With Strong 5-year Job Growth, One Community One Goal’s Mission will Continue


July 20, 2017

Community and business leaders used the Miami-Dade Beacon Council’s One Community One Goal event to celebrate recent economic progress — but also to remind the audience this is not the time to rest.

It has been five years since the Beacon Council revamped and relaunched the economic development initiative, just after several years of double-digit unemployment. On Wednesday, leaders were quick to tout the economy has recovered and then some — even that Miami-Dade has been a bit of overachiever.

“We made our five-year job growth goals in four years,” Maria Alonso told the crowd of about 800 gathered at Jungle Island. Alonso, the recently named CEO of United Way, co-chairs One Community One Goal with Penny Shaffer, market president of South Florida Florida Blue, and Miami-Dade Mayor Carlos Gimenez.

Michael Finney, new CEO

Michael Finney, new CEO of the Miami-Dade Beacon Council, addresses the crowd attending the One Community One Goal event at Jungle Island on Wednesday.

One Community One Goal targets seven industries — aviation, banking/finance, creative design, hospitality/tourism, life sciences/healthcare, technology and trade/logistics — because of the high-growth potential that in most cases generates higher paychecks too.

Among the statistics announced by the Beacon Council, Miami-Dade’s economic development partnership: Job growth of the seven targeted industries averaged 16 percent between 2012 and 2017, exceeding the 13 percent growth of all Miami-Dade industries combined. Growth in the smallest of the seven industries — technology — was also the most robust, growing 32 percent, higher than the nation as a whole. The tech sector added 2,642 jobs, with a $95,000 average salary.

Tech was followed by 22 percent growth in trade/logistics, which contributed 7,376 new jobs. Tourism, the second-largest of the targeted industries, clocked a 21 percent five-year growth rate, churning out almost half of the 60,835 jobs added over the last five years in the seven industries and nearly 20 percent of all 148,700 jobs created. After all, “Miami is the experiences capital of the world,” said John Padgett, chief experience and innovation officer of Carnival Corp.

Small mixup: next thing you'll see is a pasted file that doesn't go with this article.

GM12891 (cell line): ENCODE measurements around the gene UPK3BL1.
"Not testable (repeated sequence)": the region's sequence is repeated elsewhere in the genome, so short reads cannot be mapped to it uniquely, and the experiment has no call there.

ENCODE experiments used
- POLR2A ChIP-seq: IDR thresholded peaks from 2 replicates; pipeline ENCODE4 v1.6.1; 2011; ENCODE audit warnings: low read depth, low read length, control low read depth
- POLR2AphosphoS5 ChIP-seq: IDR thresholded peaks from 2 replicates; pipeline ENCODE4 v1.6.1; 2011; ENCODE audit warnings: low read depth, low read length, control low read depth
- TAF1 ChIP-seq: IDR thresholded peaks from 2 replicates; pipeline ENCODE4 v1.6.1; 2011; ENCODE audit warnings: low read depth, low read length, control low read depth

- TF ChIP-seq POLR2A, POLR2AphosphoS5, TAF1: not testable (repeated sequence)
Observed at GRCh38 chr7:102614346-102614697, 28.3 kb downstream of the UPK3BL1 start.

Padgett’s talk about recent innovations at Carnival underscored the theme of the day. “Innovation is a driving force that is essential in every business practice,” said Michael Finney, the Beacon Council’s new CEO. “One Community One Goal is not just a five-year goal — it is here to stay.”

He and other leaders said the OCOG initiative needed to continue its focus on amplifying innovation, education and entrepreneurship because the economy needs to prepare for an accelerated pace of changes ahead — in every industry.

“The jobs of the future haven’t even been created yet,” FIU President Mark Rosenberg said. “Automation is the elephant in the room.”

The leadership touted its progress setting up the Talent Development Network, a county-wide initiative connecting college and high school students with paid internships. So far TDN has placed students in about 400 internships across 200 companies, Rosenberg said.

“This issue of keeping talent here is a shared responsibility,” he added, urging the business community to post internship opportunities on tdnmiami.com.

The Talent Development Network spun out from the efforts of the Academic Leaders Council, a group of local educational leaders created five years ago that meets regularly to collaborate on solutions for addressing critical skill sets needed in the digital economy.

“We are training the workforce of tomorrow,” said Mauricio Ferrazza, who heads MAGIC, Miami Dade College’s two-year-old animation and gaming hub. He announced at the event that MAGIC (the Miami Animation & Gaming International Complex) will launch a 15-credit certificate program in virtual and augmented reality beginning in the fall.

MAGIC, one of only four programs in the country and the most affordable, serves as a training center in the burgeoning area of 3-D animation and video game development already being used in many industries and fields.

“We all have the keys to drive change like no time before,” said Matt Haggman, outgoing Miami program director at Knight Foundation and past co-chair of OCOG.

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